In fact, they’d often prolong the game by running away from the scientist and re-hiding, thus delaying the social interaction — a sign that the rats were playing for the fun of the game, not for any reward.

There were other signs that the rats enjoyed the activity, Brecht said. They frequently did “joy jumps,” or freudensprung, teased the scientist, and made lots of calls when the game ended and when it began.

In some ways, the rats trained the scientists how to play, too. The researchers found that whereas the rats loved to hide, they would run out to check on the scientist if he or she took too long in finding them. So the scientists had to shorten the time they took in finding the sequestered rodents.

“Certainly it went both ways,” Brecht said of the training.

While the rats played, the researchers recorded their brain activity from individual neurons in the medial prefrontal cortex, a region associated with rules and social proximity. They found that the rats’ neurons responded in very specific ways to different game events. For example, one neuron in the infralimbic cortex would spark only at the start of the seeking rounds, when the animal was cued to the role he was to play.

The fact that the rats so quickly picked up the rules, and could play with such sophistication, hints that hide and seek might not be such a foreign concept to these animals, Brecht said. Indeed, he said the behavior is probably widespread in the animal kingdom, though exactly how many species might engage in it remains unsettled.

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“Our whole thinking is that hide and seek might actually be a very old game,” Brecht said, “maybe more [like] 100 million years old than a few thousand years old. And that this is part of this repertoire. We were struck at how good they were at it.”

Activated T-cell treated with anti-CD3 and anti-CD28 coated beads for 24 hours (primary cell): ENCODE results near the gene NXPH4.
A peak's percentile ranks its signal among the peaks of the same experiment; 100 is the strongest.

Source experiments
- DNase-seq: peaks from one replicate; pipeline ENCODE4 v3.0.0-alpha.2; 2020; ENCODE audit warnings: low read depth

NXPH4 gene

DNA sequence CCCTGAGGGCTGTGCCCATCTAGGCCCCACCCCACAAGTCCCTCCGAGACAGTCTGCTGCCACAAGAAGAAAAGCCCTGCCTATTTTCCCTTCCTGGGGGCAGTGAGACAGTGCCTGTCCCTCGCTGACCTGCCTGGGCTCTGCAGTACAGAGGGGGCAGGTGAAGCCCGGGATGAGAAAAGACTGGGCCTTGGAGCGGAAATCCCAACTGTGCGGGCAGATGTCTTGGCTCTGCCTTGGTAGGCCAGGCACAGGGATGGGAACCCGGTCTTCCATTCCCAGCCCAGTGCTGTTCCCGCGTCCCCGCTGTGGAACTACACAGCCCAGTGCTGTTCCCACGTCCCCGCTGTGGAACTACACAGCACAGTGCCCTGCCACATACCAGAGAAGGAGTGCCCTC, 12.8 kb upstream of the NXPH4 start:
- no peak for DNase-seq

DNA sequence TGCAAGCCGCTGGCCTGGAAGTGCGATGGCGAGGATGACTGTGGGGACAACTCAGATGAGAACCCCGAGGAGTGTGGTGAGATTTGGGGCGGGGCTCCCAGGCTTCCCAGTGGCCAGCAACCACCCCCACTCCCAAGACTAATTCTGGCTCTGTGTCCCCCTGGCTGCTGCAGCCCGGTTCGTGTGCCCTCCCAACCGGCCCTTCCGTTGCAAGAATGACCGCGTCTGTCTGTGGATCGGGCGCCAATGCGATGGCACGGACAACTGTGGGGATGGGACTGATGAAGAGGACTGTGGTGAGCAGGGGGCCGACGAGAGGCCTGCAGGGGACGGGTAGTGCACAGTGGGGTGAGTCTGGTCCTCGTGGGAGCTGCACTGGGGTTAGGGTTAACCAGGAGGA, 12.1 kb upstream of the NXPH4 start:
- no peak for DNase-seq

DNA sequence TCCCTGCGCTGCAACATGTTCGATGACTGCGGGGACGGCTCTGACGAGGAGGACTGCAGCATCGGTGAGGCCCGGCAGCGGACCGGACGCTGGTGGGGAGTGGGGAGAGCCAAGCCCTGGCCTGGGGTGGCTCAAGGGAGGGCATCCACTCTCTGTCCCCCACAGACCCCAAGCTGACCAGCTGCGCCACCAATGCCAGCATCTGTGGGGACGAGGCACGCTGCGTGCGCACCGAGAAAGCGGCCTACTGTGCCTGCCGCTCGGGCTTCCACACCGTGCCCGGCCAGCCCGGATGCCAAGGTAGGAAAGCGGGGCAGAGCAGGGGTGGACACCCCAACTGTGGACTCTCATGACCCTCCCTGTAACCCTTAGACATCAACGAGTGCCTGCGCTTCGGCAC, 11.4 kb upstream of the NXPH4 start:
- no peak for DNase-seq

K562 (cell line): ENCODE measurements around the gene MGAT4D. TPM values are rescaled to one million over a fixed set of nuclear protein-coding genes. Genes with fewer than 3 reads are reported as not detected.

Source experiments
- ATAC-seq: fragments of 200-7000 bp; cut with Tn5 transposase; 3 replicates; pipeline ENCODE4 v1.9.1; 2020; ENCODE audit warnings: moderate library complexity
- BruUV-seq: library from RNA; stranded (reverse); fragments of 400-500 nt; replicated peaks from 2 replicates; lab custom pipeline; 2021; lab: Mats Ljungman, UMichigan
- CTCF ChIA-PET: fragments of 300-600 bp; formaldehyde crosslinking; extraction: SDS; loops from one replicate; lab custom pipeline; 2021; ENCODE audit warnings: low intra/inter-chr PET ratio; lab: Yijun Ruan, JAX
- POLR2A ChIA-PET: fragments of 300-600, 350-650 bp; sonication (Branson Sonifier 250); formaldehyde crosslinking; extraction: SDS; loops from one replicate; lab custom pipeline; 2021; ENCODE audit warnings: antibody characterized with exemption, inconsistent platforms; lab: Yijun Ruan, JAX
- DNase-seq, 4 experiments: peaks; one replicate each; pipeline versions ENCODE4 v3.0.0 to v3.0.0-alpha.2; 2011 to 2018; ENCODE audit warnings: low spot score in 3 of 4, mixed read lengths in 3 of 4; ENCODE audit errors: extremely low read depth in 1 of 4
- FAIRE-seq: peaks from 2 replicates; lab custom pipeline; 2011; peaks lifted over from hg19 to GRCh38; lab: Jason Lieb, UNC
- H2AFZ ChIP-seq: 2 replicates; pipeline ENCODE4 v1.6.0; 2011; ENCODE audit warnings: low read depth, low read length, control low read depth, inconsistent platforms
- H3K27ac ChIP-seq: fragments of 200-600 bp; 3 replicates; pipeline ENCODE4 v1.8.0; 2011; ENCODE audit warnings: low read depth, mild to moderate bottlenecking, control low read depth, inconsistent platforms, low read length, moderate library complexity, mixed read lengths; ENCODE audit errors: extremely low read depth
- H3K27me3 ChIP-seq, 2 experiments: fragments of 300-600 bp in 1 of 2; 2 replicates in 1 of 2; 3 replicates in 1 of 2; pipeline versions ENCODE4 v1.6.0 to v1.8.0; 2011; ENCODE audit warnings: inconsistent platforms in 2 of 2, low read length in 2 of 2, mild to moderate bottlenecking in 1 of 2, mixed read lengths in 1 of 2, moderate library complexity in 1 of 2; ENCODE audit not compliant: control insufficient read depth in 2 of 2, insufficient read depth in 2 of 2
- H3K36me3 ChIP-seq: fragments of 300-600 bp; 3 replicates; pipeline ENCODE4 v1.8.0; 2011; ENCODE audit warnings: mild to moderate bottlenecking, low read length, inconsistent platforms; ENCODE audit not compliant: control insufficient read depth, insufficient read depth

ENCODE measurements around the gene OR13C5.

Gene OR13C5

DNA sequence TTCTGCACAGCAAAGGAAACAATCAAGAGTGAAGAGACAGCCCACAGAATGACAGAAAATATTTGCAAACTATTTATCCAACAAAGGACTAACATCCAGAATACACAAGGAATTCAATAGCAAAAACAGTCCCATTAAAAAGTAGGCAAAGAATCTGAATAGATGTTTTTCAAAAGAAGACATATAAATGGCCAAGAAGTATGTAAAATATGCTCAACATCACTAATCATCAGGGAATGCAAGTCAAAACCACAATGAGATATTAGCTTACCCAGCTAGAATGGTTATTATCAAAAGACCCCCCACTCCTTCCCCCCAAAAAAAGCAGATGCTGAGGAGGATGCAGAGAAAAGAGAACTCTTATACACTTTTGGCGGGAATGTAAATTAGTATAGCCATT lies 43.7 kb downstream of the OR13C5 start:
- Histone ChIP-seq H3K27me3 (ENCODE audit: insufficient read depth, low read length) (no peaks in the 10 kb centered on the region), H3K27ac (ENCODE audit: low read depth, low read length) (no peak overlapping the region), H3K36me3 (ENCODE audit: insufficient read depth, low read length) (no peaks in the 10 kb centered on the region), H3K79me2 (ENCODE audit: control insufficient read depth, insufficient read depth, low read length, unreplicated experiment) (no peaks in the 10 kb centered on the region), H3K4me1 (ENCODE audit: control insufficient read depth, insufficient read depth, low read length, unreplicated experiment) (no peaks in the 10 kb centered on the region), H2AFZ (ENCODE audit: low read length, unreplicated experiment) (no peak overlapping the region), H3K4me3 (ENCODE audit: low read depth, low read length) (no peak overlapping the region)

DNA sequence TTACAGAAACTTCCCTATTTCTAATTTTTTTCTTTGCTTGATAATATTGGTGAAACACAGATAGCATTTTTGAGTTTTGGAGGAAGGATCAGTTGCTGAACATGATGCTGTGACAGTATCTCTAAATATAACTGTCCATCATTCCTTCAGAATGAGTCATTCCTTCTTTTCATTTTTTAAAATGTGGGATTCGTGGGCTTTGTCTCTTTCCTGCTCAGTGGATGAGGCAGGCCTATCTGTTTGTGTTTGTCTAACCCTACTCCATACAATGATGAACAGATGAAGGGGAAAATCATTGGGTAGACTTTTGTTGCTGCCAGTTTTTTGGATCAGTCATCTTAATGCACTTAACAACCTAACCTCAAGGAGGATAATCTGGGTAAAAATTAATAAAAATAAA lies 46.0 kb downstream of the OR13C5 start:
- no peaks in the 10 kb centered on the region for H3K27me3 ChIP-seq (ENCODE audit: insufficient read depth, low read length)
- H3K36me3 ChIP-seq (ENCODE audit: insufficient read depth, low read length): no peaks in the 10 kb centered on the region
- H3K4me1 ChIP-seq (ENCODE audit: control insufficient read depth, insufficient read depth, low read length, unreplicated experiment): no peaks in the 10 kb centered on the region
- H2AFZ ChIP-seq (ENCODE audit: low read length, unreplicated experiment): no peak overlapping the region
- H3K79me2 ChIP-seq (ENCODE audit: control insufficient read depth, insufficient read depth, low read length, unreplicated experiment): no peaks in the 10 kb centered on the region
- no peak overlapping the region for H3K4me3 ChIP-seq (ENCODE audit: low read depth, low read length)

Burgdorf, who was not involved in the study, said the ability to track individual neurons, particularly in a relatively freer setting than typical reward-based laboratory experiments, was an impressive feat.

“This allows us to be able to study the basic mechanism of emotion at the level of a single neuron,” he said. “We couldn’t do this before.”

Peggy Mason, a neurobiologist at the University of Chicago who was not involved in the work, agreed that the neural readings were a “tour de force” but said that she was most impressed by the discovery that the rats didn’t just learn hide and seek — they wanted to play it.

“They’re grooving on the game, and that’s pretty amazing,” Mason said. “To me, the behavioral results drive our thinking forward a lot.”

But why do rats and other animals, particularly young ones, engage in different forms of play, both simple and complex? That’s a more difficult question to answer, Brecht said. One possibility is that such games help small animals like rats learn how to hide from predators.

Play probably helps young animals learn how to socially interact, Mason said. She pointed to evidence that when rodents are prevented from playing during early development, they don’t grow into normal adults. Instead, they become anxious, they don’t play well with others, and they aren’t great parents.

“The idea [is] that this is something that’s training them for the give and take of social interactions, which are inevitable in almost every animal’s life at one point or another,” Mason said.

The researchers added that hide and seek might become a useful paradigm for testing whether rats, like humans and other primates, might have “Theory of Mind” skills, such as the ability to perceive the perspectives of others.

If anything, Brecht said, the findings spoke to the incredible complexities of play — and the animals that engage in it.

“We should have more appreciation for our playful capacities,” he said.